Steve Bare 5 | 2014-04-10
A lot of researchers and coaches (citation needed) have expressed concern regarding training abdominals for lumbar flexion; what do you think of this issue? Also, can you discuss differences between Stiff-Leg DLs and Straight-Leg DLs? Are one or both of these going from flexion to extension? And is a goodmorning a back exercise or a hamstring exercise? For my own athletes, 90+% of my prescribed trunk work is low load spinal stabilization. Most of them aren't high level athletes, of course, so anything I can do to maintain and train a healthy spinal position seems to have a positive effect on their various expressions of strength. But I avoid sit-ups and other flexed spine exercises because of the work of Dr. Stu McGill and because I'm not trying to make my athletes good at flexing their spine. Thoughts? Huge fan of your coaching and the team, by the way. I'm just curious
Greg Everett 6 | 2014-04-12
Steve - I don't share the concern over full sit-ups that some people do. Admittedly I can't cite anything but anecdotal evidence to support my lack of concern, but the volume of flexion done is not huge anyway. In cases of existing lumbar problems I would feel differently. I consider a stiff-legged DL to be hip flexion/extension w the back arched isometrically and the knees unlocked very slightly, and a straight-legged DL to be a combination of hip and back flexion/extension (these are even scarier than sit-ups to people). Re good mornings, yes they could be considered a hamstring exercise, but only moreso than a back exercise if an athlete's hamstring strength lags behind his/her back strength in the particular position/style of GM used. Ultimately the back should be the weak point of that movement, which means the majority of the work is concentrated on the back. All that said, as a coach or athlete, you have to use your best judgment and do what you believe is best.
Steve Bare 7 | 2014-04-12
Thanks, Coach! And my I just say I appreciate your website and all it's resources immensely.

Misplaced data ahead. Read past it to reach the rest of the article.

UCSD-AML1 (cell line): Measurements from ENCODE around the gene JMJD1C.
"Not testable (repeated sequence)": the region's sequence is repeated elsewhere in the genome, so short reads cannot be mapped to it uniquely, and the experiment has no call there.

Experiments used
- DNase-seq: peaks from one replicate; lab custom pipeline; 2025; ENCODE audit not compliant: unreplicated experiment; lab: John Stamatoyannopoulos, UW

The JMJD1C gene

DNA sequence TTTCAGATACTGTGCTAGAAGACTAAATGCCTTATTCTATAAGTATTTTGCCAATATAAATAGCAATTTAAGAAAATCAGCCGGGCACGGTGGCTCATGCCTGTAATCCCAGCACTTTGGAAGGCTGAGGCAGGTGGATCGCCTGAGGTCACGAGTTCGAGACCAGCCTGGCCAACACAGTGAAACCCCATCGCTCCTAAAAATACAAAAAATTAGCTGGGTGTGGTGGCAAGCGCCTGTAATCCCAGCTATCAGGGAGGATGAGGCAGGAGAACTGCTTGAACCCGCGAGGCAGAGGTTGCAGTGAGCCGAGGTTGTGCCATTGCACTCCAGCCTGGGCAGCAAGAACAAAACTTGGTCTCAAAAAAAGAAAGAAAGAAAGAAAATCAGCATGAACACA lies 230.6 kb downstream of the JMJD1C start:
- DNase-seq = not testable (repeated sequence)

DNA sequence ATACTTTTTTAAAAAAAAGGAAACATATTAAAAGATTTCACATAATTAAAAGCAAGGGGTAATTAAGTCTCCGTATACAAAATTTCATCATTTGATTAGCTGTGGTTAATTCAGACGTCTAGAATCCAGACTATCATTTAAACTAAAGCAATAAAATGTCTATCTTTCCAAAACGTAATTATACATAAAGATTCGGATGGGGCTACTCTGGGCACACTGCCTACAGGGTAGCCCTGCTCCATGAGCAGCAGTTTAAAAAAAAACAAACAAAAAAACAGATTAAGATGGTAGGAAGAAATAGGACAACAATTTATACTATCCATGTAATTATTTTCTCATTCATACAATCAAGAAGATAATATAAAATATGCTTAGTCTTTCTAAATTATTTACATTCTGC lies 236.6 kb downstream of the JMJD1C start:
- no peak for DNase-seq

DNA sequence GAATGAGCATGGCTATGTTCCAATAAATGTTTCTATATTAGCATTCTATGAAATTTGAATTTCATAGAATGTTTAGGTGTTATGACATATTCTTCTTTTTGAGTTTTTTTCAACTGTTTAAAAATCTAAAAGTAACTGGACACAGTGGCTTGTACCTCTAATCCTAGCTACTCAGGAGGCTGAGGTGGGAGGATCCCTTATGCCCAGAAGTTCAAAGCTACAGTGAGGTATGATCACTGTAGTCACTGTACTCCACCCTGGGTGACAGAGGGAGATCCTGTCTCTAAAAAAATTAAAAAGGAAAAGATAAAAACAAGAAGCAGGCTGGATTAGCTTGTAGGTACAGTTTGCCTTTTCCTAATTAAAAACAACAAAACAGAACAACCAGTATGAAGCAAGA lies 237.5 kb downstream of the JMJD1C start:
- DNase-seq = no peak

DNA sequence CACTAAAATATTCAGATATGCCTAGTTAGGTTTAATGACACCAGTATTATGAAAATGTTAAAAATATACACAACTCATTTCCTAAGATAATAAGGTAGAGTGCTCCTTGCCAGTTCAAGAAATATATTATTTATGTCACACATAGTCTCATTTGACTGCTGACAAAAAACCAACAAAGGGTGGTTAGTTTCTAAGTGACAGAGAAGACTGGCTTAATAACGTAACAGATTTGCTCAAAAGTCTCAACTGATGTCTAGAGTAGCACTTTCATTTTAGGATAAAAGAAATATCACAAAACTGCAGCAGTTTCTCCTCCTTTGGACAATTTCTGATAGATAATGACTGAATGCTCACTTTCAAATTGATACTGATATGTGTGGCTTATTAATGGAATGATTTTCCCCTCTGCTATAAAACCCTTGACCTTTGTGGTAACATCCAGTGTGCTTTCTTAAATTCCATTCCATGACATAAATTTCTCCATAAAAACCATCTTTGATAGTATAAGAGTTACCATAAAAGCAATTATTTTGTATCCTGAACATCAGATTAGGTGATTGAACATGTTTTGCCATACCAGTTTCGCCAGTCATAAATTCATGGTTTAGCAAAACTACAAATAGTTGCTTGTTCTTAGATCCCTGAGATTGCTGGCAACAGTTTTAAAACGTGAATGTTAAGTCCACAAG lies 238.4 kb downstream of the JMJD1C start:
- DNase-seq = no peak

Mike 8 | 2014-04-14
Steve, I'm sort of with you on the lumbar flexion but only for certain populations. I've seen younger athletes (12 y.o.) that could not get into a starting dead lift position due to the inability to extend the lumbar spine. I had to start them with supermans then pulls off a plate. These kids are short and 12 and couldn't get into the position! They told me they had been doing 100 sit-ups everyday for months. That mixed with the awkwardness of puberty I think inhibited them from getting them into position. I told them to stop doing sit-ups and only plank. After a week of supermans and planks they cold get into the starting position. Also, I can't back this up with solid evidence only my own experience.
Ivan 9 | 2014-09-09
Hi coach I'm working out just three days per week and I do this abs work (day I/day II/ day III): 1) Static exercise: roll-out (6-7 more or less) /body lever (8) / plank (70'' weighted with 25 kg) 2) Trunk flexion: Hanging leg lift (12-15) 3) Lateral flexion: side bends over head using a plate (10 reps with 10 kg)/ lateral trunk raise / dumbble side bends (10-12 reps with 50 kg) 4) Rotational: around the world using plate/ russian twist / standing twist with resistance band Is this a good approach or maybe could be best divide the abdominal work as you do with your athletes? Thank you!! and sorry for my orthographic mistakes
Greg Everett 10 | 2014-09-10
Ivan - Looks good to me - no need to divide it if you have the time and willingness to do all of it each session.